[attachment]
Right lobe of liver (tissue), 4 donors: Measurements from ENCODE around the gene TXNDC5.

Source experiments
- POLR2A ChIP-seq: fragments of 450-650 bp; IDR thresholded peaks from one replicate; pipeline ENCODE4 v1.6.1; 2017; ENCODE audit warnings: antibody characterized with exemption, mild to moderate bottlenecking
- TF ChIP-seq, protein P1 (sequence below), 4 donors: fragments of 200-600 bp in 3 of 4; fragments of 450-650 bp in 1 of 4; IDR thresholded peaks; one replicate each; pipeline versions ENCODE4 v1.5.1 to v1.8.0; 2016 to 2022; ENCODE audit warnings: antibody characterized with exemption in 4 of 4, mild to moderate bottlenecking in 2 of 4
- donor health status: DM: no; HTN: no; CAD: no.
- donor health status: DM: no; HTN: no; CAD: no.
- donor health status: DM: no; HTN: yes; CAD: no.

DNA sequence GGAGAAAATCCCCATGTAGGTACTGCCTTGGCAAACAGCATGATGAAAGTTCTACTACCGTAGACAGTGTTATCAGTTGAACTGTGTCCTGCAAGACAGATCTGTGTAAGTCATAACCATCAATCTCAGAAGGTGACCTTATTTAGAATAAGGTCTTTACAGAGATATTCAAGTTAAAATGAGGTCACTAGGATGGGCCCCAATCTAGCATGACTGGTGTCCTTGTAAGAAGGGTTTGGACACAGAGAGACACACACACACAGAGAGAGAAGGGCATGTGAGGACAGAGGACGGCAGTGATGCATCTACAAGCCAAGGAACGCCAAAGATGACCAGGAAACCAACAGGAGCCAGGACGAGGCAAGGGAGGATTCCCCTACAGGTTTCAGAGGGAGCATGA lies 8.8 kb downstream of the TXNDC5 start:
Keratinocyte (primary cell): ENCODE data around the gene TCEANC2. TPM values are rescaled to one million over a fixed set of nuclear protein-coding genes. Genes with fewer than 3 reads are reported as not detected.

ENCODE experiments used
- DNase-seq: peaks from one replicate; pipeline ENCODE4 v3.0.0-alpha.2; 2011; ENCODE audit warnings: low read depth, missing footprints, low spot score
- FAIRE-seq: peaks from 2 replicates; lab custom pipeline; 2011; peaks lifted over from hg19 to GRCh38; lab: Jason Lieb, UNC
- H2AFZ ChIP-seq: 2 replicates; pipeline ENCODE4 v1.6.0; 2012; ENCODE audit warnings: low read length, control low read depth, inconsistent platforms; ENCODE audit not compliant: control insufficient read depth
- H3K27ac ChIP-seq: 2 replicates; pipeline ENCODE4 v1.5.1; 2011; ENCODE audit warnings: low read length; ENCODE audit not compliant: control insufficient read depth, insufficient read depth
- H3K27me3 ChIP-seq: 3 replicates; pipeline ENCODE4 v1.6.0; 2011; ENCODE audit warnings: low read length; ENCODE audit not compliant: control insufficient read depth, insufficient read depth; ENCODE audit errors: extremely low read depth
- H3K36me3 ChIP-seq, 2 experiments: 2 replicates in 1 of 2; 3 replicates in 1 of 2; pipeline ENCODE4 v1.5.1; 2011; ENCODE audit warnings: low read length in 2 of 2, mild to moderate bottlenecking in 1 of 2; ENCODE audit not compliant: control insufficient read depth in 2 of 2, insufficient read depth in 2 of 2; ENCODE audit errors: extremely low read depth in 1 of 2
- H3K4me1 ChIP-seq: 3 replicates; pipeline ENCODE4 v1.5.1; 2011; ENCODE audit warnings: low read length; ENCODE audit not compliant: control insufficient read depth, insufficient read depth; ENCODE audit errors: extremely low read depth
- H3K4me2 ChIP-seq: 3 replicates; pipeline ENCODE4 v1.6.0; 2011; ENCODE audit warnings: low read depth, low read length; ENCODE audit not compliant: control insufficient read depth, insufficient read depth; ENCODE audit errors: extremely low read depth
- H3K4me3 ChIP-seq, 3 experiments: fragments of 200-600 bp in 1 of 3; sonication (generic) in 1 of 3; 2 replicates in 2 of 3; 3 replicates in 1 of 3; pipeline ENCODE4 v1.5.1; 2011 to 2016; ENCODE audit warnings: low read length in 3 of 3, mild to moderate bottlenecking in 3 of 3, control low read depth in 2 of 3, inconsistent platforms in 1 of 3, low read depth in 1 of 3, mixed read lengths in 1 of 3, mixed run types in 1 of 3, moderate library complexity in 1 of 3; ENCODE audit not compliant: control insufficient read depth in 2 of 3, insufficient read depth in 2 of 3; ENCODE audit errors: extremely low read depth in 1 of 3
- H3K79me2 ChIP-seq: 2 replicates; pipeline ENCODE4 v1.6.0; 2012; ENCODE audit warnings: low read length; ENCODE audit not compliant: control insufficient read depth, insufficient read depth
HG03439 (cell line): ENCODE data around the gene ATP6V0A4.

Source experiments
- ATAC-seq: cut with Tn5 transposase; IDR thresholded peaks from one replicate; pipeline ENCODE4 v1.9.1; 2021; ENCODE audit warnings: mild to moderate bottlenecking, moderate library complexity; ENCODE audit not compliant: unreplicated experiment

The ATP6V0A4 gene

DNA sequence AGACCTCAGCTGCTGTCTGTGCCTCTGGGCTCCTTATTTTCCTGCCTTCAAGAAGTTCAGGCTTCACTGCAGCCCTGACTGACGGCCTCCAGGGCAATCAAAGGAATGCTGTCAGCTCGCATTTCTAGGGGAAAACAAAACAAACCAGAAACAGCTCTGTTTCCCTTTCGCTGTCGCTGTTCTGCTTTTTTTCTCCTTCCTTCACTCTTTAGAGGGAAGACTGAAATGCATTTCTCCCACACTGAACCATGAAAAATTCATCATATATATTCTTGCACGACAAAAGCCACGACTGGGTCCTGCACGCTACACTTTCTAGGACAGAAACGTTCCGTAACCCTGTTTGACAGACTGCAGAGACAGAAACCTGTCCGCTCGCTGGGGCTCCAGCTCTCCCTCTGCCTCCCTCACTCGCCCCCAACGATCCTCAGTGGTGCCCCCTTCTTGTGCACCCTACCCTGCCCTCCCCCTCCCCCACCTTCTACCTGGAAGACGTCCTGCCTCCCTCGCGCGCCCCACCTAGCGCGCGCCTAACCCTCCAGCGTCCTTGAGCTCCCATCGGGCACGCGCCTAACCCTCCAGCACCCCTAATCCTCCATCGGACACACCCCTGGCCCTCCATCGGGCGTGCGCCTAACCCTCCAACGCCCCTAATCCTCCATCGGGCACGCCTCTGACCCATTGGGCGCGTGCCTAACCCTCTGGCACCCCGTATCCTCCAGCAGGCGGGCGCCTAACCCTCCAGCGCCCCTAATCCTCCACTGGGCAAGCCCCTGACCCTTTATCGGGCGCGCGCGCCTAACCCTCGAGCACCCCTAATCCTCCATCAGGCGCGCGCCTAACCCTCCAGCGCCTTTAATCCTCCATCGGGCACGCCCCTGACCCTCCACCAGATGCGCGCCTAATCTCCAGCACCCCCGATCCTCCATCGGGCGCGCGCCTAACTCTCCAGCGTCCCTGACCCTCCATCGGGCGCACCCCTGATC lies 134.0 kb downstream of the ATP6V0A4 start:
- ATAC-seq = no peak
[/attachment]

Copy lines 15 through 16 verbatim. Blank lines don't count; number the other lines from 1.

- H3K27me3 ChIP-seq: 3 replicates; pipeline ENCODE4 v1.6.0; 2011; ENCODE audit warnings: low read length; ENCODE audit not compliant: control insufficient read depth, insufficient read depth; ENCODE audit errors: extremely low read depth
- H3K36me3 ChIP-seq, 2 experiments: 2 replicates in 1 of 2; 3 replicates in 1 of 2; pipeline ENCODE4 v1.5.1; 2011; ENCODE audit warnings: low read length in 2 of 2, mild to moderate bottlenecking in 1 of 2; ENCODE audit not compliant: control insufficient read depth in 2 of 2, insufficient read depth in 2 of 2; ENCODE audit errors: extremely low read depth in 1 of 2